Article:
Graham Swift’s novel is a walk down memory lane following the death of a friend and, to my surprise, won the Booker in 1996. Ray (Lucky Ray), Vic, Lenny and Vince (the deceased’s sort-of-son) go on a trip from Bermondsey to Margate to fulfill Jack Dodd’s last wishes: have his ashes scattered over the sea. On the way they make a few unplanned stops and the chapters jump from their little trip and its events to point-of-view recollections from each of the four, plus Amy, Jack’s wife. Through the entwining narratives you get a glimpse into the secrets they’ve kept from each other in the course of a 40 year friendship and the disappointments they each lived. Ray and Amy had an affair. Vince isn’t Jack’s flesh and blood, but a boy orphaned in the war that Amy took in while her husband was on the front. Vince left Sally (Lenny’s daughter) pregnant and she had an abortion at the urging of her father. Jack and Amy’s daughter was born mentally disabled and has lived for 50 years in a home. All these – and many more – have added to the dynamic of the group and Jack’s death is the moment when old wounds start bleeding again. The most compelling bits are the parent-child relationships: how they each made (or are in the progress of making) mistakes with their daughters, mistakes that still haunt them and will probably be with them until their deaths.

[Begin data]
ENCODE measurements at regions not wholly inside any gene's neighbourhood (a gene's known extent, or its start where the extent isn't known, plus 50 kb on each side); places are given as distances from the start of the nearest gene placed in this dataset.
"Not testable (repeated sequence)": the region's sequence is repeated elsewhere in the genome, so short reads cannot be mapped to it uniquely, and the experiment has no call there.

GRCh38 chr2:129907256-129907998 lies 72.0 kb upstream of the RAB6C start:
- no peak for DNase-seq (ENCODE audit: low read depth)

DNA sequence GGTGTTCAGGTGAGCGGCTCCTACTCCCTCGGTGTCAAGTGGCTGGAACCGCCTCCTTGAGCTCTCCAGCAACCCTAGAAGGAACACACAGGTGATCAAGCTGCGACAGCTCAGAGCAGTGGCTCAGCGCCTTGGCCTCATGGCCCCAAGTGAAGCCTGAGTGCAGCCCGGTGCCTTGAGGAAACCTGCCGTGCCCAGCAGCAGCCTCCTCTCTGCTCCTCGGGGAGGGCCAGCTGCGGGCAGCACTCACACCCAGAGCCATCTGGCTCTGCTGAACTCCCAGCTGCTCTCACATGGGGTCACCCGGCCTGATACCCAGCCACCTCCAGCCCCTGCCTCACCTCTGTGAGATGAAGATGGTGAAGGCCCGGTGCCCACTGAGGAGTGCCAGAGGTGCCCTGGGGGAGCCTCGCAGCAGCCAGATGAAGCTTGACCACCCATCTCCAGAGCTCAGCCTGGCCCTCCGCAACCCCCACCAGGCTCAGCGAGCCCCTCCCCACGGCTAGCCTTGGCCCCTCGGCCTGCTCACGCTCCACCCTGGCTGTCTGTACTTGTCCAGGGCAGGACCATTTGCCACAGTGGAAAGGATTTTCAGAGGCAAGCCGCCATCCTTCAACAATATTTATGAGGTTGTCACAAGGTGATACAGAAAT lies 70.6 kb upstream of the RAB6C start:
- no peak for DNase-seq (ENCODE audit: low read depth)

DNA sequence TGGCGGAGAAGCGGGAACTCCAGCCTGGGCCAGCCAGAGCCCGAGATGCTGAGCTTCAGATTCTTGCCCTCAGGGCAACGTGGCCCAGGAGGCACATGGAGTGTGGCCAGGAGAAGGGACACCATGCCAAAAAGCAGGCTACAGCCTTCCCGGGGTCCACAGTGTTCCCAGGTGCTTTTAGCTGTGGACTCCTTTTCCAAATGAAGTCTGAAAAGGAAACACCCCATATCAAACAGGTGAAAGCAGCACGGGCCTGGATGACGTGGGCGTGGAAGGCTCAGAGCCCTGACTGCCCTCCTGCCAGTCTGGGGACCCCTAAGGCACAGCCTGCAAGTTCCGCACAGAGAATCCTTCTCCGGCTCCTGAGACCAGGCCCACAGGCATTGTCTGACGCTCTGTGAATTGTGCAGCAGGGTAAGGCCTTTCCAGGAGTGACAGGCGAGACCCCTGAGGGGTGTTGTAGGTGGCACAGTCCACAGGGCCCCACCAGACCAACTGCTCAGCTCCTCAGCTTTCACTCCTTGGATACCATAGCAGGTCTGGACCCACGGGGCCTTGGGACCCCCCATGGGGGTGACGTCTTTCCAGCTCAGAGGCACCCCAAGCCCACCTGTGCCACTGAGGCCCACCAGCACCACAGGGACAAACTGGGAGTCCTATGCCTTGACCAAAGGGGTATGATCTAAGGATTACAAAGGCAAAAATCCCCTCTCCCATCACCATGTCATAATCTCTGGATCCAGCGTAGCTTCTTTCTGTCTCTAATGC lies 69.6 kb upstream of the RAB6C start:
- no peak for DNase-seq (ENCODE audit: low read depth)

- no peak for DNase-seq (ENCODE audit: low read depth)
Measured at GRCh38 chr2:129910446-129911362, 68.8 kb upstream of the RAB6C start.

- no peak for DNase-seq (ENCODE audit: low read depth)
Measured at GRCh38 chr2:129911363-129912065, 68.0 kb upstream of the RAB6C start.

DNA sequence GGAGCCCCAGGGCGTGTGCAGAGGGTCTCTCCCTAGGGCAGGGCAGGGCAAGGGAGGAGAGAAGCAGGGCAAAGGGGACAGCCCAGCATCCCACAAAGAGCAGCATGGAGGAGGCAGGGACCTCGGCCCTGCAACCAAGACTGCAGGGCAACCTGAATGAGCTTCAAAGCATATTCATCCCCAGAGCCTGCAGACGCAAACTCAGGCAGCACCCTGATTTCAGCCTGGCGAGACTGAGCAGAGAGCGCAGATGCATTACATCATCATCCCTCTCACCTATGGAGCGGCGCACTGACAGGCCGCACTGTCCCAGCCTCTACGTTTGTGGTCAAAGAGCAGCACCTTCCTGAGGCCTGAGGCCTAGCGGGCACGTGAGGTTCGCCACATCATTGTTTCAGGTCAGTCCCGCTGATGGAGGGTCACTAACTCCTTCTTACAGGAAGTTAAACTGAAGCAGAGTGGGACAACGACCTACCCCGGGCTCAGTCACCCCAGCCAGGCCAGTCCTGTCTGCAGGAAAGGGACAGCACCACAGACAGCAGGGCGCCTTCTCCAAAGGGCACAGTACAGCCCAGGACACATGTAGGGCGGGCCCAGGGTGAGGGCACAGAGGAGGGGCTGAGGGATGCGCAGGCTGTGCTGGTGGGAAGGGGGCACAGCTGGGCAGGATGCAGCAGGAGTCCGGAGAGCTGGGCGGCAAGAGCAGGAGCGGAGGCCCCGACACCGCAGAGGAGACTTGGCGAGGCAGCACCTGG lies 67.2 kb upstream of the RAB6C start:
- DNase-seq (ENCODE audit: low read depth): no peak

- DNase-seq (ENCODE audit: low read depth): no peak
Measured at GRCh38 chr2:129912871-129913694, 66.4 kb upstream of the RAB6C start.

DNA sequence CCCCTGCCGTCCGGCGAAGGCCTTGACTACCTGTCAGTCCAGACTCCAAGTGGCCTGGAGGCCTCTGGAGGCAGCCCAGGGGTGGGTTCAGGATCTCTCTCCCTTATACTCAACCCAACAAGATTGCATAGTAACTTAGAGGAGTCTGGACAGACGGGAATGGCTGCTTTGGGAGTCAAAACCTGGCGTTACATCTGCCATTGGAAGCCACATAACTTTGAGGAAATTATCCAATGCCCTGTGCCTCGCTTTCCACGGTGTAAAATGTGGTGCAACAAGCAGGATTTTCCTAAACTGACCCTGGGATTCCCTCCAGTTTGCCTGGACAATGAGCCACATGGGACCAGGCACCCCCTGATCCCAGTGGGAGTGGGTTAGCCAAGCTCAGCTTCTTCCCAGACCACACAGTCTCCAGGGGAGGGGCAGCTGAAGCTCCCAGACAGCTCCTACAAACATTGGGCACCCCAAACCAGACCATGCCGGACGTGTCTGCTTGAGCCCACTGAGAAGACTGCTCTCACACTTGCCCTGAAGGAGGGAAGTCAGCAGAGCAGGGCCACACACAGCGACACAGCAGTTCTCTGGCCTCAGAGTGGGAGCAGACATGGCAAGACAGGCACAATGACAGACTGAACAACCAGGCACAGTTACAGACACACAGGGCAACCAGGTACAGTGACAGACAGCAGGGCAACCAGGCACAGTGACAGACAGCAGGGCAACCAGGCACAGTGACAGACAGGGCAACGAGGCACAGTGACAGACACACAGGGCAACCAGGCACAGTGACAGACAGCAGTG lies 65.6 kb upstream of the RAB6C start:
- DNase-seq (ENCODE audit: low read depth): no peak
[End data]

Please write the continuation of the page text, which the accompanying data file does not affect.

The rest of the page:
A friend’s death is a simple plot device to bring the conversation towards mortality and the limited time one has left to make things right. But my guess is that, beyond this little trip, characters such as these will return to their daily grind because they are stuck – they fantasize about rebuilding bridges long burned but they all know it really is too late. Perhaps tellingly, the only one with a calm, clean conscience is Vic, the undertaker: close proximity to the dead might have pushed him to make the best of it all.
There’s also a movie – and I think I might see it one day. The reason I said, in the beginning, that the Booker surprised me is that this book is ultimately quite forgettable – and I remember I said the same thing about The light of day. And the two are actually quite similar – broaching subjects like the father-daughter relationships, regrets or guilt.